Volunteer opportunities in education are widely available all over the world and there’s something to suit every area of expertise, skill level, and experience. As a volunteer educator, your students could be teenagers looking to learn English to better their career prospects, young mothers who need to know about nutrition, or retirees who want to learn how to use computers.
Volunteer educators have the power to bring about positive socioeconomic change across a broad range of fundamental aspects that constitute the overall welfare of a community. Make sure to match your skills with the right project that enables you to make a meaningful contribution in a country that has a need for your expertise and will really benefit from your time and effort.
Countries like India, Nepal, Cambodia, and Vietnam, among others in Asia, offer many opportunities for those interested in volunteering in education. The demand for volunteers is high because many children who live below the poverty line don’t have access to basic education.
For short-term volunteers, there may be little in the form of an arrangement other than a verbal agreement. Volunteers can teach everything from English, math, art, and music to computer literacy and other vocational skills.
South America is also popular with volunteer educators, especially those hoping to get a cultural immersion experience or improve their Spanish skills. Volunteering in South American can take on various forms: you may be tasked to teach English to children in Bolivia or basic financial literacy to single mothers in Colombia, just to name a few possible projects.
In addition to teaching English, volunteers in countries such as Rwanda, Ethiopia, Ghana, and Tanzania can also find opportunities to spread HIV/AIDS awareness, give health, sanitation, and nutrition training, sports education, and work with special needs people.
Other than the regions mentioned above, there are also opportunities available in Eastern Europe and parts of the Middle East such as Jordan and Palestine.
Volunteers interested in taking part in an education project can choose from:
- Instructor Training
- Administration Work
Volunteers who are native English speakers can get involved by teaching English to communities around the world. Some institutions require certifications such as TEFL and previous references, though others accept volunteers without formal qualifications even for a few weeks.
Volunteers may be able to teach their own courses depending on their skills and experience. A finance professional may be asked to impart basic economics training, for example. An entrepreneur might be asked to teach members of the community marketing skills and ways to improve profit.
Those who are less experienced may be asked to participate in homework help, after school tutoring, or as an assistant instructor.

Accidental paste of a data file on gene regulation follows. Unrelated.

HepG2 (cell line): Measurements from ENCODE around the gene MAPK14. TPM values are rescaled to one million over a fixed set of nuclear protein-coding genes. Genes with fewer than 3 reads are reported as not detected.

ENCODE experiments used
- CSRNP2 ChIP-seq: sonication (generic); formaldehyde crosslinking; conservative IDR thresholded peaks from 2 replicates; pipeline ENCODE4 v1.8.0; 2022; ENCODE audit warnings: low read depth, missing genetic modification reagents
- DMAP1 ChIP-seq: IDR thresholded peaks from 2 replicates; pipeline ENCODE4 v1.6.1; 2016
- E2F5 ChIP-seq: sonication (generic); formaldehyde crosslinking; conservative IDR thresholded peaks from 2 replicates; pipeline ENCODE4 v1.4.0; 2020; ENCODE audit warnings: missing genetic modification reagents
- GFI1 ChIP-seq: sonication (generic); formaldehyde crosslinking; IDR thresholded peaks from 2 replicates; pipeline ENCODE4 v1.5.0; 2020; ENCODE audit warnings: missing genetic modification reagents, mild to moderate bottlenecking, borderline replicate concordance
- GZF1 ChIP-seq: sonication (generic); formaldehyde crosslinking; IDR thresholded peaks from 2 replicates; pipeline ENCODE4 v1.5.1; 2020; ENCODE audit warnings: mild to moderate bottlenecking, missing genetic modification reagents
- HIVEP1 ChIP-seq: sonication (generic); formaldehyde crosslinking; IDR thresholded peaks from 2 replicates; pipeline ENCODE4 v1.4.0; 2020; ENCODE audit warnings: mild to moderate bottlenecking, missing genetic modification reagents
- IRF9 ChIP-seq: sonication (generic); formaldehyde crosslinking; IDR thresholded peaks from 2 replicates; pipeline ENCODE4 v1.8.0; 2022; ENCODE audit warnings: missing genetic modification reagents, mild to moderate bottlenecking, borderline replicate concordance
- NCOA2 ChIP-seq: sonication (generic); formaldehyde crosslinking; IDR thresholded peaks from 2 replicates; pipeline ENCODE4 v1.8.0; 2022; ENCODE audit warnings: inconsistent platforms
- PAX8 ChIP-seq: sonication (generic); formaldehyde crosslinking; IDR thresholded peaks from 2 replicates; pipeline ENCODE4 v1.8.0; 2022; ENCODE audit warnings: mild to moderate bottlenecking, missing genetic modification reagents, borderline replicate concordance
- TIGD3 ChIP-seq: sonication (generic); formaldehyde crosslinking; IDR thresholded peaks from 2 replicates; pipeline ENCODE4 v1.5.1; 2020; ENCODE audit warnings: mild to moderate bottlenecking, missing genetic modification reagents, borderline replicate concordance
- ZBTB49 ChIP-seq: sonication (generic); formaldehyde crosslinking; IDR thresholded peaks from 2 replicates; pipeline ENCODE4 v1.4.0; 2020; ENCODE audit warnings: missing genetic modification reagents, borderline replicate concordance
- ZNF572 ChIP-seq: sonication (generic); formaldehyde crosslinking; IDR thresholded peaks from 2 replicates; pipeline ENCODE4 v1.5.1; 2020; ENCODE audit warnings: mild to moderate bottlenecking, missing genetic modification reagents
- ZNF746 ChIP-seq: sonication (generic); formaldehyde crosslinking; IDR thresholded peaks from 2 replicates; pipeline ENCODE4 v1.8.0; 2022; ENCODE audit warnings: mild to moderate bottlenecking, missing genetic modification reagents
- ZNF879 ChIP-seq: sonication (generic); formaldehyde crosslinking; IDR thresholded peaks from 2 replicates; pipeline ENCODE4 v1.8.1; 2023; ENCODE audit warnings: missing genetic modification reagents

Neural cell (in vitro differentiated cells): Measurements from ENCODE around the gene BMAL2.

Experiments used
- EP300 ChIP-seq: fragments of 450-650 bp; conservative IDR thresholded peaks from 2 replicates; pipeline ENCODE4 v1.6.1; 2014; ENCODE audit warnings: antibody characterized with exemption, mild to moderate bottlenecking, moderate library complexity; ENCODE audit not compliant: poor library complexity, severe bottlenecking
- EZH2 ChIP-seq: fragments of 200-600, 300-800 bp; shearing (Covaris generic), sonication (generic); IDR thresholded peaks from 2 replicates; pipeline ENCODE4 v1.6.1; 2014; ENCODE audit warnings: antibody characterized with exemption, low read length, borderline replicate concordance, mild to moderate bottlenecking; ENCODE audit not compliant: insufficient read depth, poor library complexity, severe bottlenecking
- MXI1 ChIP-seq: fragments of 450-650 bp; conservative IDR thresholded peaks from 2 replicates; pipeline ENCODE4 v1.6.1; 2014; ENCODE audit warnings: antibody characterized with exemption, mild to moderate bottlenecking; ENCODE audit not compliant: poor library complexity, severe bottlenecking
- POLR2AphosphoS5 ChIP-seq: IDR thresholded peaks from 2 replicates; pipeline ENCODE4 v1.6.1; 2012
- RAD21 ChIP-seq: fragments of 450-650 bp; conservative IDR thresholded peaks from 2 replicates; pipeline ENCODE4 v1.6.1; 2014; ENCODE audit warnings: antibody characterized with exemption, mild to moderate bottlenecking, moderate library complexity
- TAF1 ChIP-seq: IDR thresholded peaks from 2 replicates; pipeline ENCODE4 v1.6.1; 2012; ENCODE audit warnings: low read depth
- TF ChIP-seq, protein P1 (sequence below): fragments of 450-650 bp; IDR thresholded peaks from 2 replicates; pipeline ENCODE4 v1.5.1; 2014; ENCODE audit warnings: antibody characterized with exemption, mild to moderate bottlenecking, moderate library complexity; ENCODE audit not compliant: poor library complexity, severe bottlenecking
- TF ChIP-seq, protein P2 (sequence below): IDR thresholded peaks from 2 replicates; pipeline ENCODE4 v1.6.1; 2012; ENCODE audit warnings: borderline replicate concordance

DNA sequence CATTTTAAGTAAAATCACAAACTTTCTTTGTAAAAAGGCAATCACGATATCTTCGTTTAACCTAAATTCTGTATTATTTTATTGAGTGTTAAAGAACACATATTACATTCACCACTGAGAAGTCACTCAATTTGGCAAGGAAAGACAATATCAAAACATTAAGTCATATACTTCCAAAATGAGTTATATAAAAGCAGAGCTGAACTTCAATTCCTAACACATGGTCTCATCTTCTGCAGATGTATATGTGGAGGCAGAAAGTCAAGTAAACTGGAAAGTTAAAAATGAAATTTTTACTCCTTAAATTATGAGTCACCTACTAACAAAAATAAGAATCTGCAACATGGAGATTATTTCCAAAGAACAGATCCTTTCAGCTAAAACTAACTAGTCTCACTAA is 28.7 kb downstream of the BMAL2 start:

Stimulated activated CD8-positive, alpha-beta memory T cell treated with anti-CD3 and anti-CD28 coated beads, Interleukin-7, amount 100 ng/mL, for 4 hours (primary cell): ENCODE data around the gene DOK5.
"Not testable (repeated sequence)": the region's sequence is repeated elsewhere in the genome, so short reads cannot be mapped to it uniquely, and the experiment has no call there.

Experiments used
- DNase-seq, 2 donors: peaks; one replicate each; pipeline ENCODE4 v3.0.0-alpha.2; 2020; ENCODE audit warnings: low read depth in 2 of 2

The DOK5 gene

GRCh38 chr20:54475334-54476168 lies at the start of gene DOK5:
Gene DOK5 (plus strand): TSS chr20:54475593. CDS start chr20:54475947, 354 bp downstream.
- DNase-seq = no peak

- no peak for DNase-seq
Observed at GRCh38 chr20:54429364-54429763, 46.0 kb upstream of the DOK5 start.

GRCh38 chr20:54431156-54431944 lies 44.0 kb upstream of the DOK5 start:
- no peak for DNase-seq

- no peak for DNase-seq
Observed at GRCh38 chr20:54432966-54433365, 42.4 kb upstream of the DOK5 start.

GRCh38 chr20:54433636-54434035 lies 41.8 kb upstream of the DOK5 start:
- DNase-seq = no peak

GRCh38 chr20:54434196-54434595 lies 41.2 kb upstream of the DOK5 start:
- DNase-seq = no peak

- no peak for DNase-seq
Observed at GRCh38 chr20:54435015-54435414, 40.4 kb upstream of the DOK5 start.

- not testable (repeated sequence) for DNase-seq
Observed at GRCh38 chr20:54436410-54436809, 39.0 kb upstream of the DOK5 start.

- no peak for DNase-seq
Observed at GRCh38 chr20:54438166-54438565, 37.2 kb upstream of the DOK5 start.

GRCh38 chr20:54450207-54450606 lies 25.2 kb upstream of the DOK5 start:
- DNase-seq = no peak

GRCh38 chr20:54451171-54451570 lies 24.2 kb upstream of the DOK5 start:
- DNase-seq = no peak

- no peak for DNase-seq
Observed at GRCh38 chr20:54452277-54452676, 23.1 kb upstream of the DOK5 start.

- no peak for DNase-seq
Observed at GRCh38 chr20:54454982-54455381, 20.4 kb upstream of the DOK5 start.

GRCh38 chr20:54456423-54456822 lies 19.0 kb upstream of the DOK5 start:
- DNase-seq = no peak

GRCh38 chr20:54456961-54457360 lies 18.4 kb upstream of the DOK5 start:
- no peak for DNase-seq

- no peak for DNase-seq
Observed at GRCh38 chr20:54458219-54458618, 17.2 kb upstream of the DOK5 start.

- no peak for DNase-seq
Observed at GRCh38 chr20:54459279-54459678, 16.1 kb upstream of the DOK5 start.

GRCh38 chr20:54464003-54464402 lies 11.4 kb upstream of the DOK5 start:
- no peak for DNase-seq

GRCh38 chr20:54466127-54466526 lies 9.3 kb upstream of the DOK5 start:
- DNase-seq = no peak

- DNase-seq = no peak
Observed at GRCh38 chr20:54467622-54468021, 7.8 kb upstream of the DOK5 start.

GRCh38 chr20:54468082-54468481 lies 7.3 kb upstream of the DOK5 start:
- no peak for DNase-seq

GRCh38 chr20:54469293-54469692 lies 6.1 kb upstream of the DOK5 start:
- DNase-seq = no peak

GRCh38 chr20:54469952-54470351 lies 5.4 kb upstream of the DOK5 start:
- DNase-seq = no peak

Certified volunteers may also be asked to train local educators and instructors. For example, professionals who work with special needs children may be asked to present a seminar that will help local teachers identify the needs, empathize with, and understand how to best work with special needs children.
Volunteers may also take part in training instructors in computer literacy as well.
Some educational organizations may require volunteers to help with other roles such as administrative tasks, training administrative staff, and drafting grant application letters.
Choosing the Right Program
Before you sign up for a volunteer program in education, list out all your skills and areas of expertise, i.e., topics that you could teach about. Make sure you are qualified to take on your responsibilities as a volunteer.
Whether you’re passionate about children’s education, adult education, healthcare, or female empowerment, look for an opportunity that suits your interests as well as skills.
If you’re nervous about teaching a class on your own, or don’t like public speaking, look to work as a teaching assistant or in administration. If you’re uncomfortable around young children, look for a position that works with adults or retirees.
Depending on the duration of your volunteer program, you might have to arrange and pay for your own accommodation. While the accommodation and living costs can be low in countries in Asia and South America, they can be significant in the Middle East and Europe. Talk to other volunteers and explore the possibility of sharing a bigger accommodation to lower costs.
If you’re volunteering in a new country, spend some time learning about the culture for a more rewarding experience. This includes but is not limited to traditions, customs, attire, gestures, language, festivals, celebrations, and dining etiquette.
Health & Safety
Ensure that you have all the right vaccinations for a region before your trip. It’s also helpful to have insurance when traveling for a long period of time.
Be aware of major social and political events taking place in the country so that you aren’t unexpectedly caught up in any riots, protests, or demonstrations.
Contributed by Natasha Amar